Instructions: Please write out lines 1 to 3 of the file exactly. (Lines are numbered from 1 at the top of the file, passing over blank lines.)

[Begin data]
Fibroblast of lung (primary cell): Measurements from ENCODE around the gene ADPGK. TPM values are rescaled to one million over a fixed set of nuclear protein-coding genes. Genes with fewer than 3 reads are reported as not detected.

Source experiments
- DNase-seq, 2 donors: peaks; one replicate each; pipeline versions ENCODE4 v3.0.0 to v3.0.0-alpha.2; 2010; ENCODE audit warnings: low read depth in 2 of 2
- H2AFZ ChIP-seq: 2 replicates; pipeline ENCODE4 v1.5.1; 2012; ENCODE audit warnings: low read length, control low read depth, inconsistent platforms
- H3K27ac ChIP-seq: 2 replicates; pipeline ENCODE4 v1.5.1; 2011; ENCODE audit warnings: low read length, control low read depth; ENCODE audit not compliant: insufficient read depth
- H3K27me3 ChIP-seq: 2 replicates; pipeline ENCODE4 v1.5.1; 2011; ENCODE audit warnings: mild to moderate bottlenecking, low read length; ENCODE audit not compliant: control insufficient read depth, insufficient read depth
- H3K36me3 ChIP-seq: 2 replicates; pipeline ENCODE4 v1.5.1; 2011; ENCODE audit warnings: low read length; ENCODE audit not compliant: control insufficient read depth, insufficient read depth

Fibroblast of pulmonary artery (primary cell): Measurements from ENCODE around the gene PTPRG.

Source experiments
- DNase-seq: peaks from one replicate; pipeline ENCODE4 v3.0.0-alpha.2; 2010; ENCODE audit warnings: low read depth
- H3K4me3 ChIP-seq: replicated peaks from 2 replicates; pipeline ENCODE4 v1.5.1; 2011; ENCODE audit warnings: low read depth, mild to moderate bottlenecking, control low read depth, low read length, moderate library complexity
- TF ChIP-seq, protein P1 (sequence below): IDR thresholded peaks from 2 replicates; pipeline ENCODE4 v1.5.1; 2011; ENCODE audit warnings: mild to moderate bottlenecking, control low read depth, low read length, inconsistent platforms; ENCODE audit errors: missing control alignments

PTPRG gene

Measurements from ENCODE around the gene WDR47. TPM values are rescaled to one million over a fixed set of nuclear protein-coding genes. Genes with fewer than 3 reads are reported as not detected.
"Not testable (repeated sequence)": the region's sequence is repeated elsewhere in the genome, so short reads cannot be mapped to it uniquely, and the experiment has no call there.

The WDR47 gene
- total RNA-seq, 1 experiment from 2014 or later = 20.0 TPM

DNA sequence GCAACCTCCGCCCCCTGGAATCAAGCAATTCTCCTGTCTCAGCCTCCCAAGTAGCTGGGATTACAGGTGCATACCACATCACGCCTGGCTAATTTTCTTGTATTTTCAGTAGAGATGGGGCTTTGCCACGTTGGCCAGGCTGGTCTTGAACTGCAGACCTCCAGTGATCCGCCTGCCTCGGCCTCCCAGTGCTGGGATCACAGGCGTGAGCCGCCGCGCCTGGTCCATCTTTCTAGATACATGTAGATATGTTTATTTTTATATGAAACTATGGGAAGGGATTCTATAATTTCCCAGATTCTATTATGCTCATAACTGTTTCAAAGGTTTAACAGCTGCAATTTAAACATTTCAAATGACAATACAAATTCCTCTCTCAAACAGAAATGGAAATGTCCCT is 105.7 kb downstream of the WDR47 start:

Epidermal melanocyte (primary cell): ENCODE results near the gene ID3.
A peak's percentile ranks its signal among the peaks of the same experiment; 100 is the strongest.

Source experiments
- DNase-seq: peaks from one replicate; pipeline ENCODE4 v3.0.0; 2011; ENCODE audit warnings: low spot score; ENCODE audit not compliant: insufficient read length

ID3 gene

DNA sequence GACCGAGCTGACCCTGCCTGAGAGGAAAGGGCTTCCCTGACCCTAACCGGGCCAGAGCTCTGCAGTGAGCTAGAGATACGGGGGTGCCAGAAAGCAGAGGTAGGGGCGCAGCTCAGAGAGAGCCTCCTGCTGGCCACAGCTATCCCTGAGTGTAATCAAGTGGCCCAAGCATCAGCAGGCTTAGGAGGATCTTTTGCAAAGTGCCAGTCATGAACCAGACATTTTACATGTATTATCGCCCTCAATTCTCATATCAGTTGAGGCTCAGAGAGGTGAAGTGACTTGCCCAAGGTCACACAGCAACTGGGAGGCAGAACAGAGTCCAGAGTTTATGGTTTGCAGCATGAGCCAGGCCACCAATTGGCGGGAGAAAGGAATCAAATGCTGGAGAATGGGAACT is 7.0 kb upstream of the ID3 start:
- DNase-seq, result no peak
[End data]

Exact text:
Fibroblast of lung (primary cell): Measurements from ENCODE around the gene ADPGK. TPM values are rescaled to one million over a fixed set of nuclear protein-coding genes. Genes with fewer than 3 reads are reported as not detected.

Source experiments
- DNase-seq, 2 donors: peaks; one replicate each; pipeline versions ENCODE4 v3.0.0 to v3.0.0-alpha.2; 2010; ENCODE audit warnings: low read depth in 2 of 2